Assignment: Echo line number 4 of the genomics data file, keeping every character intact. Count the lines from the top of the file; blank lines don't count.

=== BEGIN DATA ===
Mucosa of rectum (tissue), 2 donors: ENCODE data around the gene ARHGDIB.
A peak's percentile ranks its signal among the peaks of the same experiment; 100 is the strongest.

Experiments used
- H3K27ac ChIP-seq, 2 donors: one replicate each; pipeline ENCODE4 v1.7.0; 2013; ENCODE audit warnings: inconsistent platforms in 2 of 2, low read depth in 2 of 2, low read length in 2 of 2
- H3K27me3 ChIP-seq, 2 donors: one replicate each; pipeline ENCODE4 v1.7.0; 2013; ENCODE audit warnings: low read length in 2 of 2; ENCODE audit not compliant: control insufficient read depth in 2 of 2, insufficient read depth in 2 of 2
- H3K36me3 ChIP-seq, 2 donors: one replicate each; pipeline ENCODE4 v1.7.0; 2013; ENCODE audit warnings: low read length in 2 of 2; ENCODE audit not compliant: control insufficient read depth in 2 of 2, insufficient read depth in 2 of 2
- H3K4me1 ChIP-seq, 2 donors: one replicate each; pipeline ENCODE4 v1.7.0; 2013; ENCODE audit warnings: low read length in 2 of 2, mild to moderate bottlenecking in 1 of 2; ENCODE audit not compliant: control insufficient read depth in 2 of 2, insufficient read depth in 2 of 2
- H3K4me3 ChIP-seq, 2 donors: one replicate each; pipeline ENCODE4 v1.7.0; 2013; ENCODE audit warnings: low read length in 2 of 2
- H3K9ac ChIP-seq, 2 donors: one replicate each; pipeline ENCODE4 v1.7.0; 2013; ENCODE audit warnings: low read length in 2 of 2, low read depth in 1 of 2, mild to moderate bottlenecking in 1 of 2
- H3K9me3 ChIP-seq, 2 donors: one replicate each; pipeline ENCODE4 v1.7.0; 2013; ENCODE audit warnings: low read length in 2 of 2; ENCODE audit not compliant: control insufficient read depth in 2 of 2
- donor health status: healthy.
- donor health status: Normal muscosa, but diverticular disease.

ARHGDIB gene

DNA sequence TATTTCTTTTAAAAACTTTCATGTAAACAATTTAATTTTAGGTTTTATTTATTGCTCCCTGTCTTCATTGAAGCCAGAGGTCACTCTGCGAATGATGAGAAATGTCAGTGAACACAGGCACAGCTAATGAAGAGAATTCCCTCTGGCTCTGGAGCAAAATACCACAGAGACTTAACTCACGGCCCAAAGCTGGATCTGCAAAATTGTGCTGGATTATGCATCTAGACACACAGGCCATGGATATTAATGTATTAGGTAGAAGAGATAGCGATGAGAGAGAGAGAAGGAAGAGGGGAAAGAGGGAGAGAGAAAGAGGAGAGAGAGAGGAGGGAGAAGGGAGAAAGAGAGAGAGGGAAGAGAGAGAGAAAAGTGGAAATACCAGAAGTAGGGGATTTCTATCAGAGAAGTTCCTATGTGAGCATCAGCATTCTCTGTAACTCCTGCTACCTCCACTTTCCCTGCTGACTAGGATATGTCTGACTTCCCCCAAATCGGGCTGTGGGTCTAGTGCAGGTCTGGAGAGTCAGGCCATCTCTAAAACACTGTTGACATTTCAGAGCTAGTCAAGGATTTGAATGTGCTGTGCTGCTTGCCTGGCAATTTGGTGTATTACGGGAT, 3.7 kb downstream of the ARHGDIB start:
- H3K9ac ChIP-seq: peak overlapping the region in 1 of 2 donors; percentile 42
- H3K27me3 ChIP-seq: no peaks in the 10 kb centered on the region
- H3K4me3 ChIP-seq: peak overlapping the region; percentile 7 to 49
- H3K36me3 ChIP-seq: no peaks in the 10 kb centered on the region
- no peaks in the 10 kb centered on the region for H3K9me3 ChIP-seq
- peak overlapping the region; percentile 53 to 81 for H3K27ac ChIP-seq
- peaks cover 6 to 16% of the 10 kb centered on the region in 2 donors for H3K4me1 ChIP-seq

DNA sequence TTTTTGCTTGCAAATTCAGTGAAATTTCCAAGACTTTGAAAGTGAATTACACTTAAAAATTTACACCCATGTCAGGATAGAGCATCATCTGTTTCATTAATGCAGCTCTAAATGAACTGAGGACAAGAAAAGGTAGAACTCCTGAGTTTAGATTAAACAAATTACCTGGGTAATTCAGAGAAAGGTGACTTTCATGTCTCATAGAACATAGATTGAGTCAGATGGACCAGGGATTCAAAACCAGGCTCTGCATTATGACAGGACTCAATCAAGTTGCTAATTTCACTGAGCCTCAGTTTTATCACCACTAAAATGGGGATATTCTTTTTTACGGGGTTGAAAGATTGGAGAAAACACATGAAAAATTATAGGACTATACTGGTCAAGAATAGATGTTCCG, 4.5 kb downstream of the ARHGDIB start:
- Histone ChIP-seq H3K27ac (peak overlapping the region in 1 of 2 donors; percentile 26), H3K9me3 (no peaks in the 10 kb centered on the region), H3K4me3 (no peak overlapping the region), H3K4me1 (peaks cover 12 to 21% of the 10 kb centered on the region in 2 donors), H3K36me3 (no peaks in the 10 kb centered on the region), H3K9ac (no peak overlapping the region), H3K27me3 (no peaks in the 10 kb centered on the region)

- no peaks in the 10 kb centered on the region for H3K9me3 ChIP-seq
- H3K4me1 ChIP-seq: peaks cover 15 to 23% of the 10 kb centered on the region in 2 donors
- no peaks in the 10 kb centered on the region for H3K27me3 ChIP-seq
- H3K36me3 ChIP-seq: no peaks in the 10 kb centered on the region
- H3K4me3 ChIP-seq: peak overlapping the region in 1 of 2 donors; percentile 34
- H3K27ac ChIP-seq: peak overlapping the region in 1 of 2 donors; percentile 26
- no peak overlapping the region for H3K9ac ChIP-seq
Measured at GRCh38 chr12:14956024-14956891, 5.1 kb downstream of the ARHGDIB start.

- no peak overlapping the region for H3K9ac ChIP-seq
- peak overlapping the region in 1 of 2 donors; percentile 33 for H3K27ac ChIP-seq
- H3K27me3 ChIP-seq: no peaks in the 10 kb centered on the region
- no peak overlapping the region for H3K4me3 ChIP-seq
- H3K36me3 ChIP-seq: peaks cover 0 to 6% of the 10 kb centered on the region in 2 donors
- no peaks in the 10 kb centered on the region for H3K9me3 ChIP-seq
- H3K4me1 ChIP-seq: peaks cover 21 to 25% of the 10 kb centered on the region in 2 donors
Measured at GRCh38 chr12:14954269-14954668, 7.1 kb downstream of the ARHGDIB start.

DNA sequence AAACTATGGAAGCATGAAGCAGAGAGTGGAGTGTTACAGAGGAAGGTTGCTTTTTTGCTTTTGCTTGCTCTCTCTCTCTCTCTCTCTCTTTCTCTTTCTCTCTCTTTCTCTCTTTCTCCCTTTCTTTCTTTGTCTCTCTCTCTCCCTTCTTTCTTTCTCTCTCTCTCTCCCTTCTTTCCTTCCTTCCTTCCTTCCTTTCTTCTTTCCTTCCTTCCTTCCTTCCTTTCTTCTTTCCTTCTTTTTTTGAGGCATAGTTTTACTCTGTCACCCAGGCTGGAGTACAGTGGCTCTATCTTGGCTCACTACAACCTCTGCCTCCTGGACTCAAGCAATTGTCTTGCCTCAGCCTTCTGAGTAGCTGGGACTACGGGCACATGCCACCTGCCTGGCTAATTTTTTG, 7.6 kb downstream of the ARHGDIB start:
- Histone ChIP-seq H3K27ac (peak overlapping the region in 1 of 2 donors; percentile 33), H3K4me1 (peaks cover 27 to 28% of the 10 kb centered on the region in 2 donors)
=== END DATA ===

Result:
- H3K27ac ChIP-seq, 2 donors: one replicate each; pipeline ENCODE4 v1.7.0; 2013; ENCODE audit warnings: inconsistent platforms in 2 of 2, low read depth in 2 of 2, low read length in 2 of 2